In my quest to make everything in my home "smart" I recently got a smart sprinkler controller: the Rachio Smart Sprinkler Controller (2nd generation). Also, it's 4.7 star rated at Amazon, which tells you something.
I already had an outdoor "smart" sprinkler system, but it was a bit of an enigma to me. I never had a clue what it was up to and if it was working.
Replacing the existing unit with the Rachio was very simple. Rachio has a great article describing all the bits and pieces of sprinklers.
Most of the time was in mounting the new unit to the side of my house. Rachio makes a very nice outdoor box for the sprinkler which I also purchased.
All I had to do was simply wire the old wires to the unit, paying special care to which zone was which. I also found out I had a special setup with a master control valve. The phone app does a great job walking you through this. BTW, you should have a master control valve!
A master valve is an electric valve installed at the main water supply for the irrigation system. A master valve will greatly reduce any water loss due to a leaky station valve because the leaky station valve can only leak while the master valve is providing pressure to the system. Also, if you damage the irrigation main line, a master valve will control water loss so the main can be repaired without shutting off the water supply. An electric master valve is typically the same type of valve as you would use for your zone valves, but is installed upstream from the zone valves on the main line. It is connected to the "master" or "pump" connection in your controller -- the blue terminal in the Iro wall mount.
After wiring everything up, it was time to set up the Rachio and test it. I named each zone, customized the inputs and then simply copied over my schedule.
The biggest question I had was around the type of soil I had. I knew I had clay (very common here in Seattle), but there were three kinds of clay. A quick consultation with my landscaper revealed we had Silty Clay.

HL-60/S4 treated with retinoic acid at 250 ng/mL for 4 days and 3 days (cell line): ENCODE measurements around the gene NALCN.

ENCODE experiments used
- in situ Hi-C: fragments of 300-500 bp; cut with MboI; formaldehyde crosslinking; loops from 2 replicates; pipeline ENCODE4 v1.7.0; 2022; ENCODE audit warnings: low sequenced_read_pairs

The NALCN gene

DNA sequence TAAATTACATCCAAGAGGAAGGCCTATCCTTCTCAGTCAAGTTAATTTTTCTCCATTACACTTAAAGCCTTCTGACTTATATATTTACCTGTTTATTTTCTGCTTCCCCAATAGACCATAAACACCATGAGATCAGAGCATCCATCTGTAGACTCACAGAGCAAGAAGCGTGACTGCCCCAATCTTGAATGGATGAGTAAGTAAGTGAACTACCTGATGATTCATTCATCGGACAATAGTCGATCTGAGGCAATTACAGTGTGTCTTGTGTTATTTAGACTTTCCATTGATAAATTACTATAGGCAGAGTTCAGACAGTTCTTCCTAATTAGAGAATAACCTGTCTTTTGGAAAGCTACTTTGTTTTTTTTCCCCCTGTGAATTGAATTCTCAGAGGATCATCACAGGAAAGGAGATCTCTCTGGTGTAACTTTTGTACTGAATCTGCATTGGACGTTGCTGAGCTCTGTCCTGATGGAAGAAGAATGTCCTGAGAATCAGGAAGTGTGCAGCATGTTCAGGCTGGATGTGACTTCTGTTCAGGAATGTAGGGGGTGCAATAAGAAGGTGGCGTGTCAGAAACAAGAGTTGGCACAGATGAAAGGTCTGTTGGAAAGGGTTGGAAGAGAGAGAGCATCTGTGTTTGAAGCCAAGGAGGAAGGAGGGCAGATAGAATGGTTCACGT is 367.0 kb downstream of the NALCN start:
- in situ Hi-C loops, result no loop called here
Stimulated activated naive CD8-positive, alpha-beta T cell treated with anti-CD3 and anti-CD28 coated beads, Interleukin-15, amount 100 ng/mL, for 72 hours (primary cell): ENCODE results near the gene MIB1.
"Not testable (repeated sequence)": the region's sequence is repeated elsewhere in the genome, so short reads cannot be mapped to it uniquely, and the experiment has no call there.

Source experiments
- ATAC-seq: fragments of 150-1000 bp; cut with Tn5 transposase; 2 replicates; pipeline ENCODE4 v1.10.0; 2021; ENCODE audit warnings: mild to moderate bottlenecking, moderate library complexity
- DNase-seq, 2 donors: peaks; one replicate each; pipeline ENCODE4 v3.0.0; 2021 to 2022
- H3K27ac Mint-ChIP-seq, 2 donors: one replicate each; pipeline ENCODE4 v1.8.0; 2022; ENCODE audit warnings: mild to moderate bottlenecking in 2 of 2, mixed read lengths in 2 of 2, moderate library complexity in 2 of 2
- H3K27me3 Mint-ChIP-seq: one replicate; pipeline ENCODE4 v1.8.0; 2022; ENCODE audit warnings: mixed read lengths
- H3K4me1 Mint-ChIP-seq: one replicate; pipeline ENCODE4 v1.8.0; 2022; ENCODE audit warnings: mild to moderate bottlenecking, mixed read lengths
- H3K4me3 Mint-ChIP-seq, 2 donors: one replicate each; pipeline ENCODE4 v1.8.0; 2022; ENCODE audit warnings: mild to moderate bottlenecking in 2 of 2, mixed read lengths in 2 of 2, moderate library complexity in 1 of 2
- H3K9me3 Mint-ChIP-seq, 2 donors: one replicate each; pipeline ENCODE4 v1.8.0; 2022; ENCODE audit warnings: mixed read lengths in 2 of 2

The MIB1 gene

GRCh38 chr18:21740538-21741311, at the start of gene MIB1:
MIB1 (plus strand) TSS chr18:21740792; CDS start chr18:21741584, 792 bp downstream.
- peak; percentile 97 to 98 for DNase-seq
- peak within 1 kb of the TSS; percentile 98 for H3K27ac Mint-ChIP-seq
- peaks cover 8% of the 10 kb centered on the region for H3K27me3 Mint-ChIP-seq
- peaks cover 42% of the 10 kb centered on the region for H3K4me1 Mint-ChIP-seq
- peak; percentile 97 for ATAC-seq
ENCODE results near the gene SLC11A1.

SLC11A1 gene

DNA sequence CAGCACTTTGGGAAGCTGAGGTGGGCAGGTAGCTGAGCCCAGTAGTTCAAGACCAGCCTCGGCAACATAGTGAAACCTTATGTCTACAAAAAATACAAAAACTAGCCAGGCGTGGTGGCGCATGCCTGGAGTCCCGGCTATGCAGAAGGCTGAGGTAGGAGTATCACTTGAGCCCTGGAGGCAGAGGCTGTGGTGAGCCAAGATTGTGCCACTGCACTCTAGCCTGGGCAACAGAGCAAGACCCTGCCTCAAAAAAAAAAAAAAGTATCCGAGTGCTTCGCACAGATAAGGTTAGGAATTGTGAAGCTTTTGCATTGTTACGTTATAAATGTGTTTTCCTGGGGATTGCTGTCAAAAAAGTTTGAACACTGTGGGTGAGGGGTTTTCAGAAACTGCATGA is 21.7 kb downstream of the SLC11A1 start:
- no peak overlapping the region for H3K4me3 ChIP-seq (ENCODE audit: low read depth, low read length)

You also select plant type, sun exposure and type of sprinkler. In our case most of our garden is drip irrigation since we have a synthetic lawn.
There are a few different kinds of schedules (Flexible and Daily) and each one of them is smart. There is the "tell me how much water and how many time as week" to schedule, which is what most of us use.... and then there is the extreme "I will figure everything out for you".
The concept for how scheduling works is kinda cool. You can read up on it here.
I decided a mix of schedules would work. I set up my main front and back zones as the traditional watering schedule, and then experimented with my rear magnolia tree and vegetable planter to see how things went for a few months.
The blue rain drops below are the traditional schedule and the green are the much smarter schedules. In the calendar app you can see how the system is watering.
The system is so dammed cool, and it gives you a lot of information and control.
For example, when it is going to water
When there is a change in the schedule to to water or weather conditions you also get alerted
It's not just about rain delays. The system is constantly figuring out if your plans need water. This can depend on weather following rain and watering.
You can also go in and look at what your system has been up to
Rachio is one of the best integrated systems. They can work with your Nest, Alexa, SmartThings, Wink, IFTTT, Neatamo weather station. they ere working on HomeKit.
You can customize your Rachio with a rain sensor (to get property based rain info) as well as set up your own personal weather station.
I recently picked up an Orbit Sprinkler Rain Sensor (wireless)
In closing, this is a really awesome device. Rachio has done a fantastic job and you can tell these guys understand the space. I'm super happy we did this.
Exceptional. A spectacular product.